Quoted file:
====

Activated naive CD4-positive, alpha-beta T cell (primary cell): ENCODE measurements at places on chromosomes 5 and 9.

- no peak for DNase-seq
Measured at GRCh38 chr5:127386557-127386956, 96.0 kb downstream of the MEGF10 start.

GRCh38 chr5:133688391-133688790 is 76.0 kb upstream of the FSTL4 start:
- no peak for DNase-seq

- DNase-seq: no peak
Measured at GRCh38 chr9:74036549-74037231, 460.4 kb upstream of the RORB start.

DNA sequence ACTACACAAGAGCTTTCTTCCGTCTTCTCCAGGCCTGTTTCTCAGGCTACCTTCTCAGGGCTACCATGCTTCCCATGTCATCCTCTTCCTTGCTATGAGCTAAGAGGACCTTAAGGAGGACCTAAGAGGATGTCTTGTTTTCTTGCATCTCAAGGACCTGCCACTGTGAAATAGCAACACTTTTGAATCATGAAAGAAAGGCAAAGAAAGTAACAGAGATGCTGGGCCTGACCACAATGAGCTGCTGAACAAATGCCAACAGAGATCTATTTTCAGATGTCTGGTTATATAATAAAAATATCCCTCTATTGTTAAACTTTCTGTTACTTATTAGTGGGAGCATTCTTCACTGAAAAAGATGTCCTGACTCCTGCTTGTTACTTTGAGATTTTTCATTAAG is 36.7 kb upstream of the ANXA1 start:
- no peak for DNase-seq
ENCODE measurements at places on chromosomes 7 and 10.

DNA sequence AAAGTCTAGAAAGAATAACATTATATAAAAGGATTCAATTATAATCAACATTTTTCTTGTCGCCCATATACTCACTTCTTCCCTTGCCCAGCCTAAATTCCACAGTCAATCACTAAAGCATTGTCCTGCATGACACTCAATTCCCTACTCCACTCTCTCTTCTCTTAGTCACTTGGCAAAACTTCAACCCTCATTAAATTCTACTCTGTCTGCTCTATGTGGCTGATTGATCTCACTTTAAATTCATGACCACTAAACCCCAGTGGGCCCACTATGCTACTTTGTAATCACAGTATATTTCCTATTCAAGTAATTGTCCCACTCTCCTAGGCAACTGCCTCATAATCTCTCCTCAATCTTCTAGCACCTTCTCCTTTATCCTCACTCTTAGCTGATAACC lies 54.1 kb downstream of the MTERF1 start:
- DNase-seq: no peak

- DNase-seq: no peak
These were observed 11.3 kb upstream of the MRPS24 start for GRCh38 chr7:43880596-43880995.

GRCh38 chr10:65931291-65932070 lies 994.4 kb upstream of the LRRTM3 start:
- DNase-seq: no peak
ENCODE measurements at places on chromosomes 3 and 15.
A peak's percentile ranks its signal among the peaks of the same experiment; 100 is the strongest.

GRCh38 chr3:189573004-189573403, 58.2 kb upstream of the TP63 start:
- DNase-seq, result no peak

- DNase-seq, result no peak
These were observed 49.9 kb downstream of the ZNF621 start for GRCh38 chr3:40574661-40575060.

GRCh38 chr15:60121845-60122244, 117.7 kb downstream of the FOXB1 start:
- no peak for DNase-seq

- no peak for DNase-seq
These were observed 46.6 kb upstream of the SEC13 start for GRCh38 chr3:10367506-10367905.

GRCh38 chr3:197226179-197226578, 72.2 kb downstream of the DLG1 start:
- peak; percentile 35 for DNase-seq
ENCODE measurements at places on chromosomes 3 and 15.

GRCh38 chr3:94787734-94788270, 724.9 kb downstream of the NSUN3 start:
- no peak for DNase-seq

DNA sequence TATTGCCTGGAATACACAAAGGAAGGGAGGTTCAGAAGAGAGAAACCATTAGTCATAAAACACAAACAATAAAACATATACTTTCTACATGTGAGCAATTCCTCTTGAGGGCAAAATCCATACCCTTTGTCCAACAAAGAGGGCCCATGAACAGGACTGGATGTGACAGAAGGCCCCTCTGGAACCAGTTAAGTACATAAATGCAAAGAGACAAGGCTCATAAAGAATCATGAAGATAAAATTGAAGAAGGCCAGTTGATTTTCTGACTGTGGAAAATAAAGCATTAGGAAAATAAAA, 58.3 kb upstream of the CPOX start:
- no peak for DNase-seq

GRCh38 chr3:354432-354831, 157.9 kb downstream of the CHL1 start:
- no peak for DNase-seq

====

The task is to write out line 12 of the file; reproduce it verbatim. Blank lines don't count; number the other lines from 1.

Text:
- DNase-seq: no peak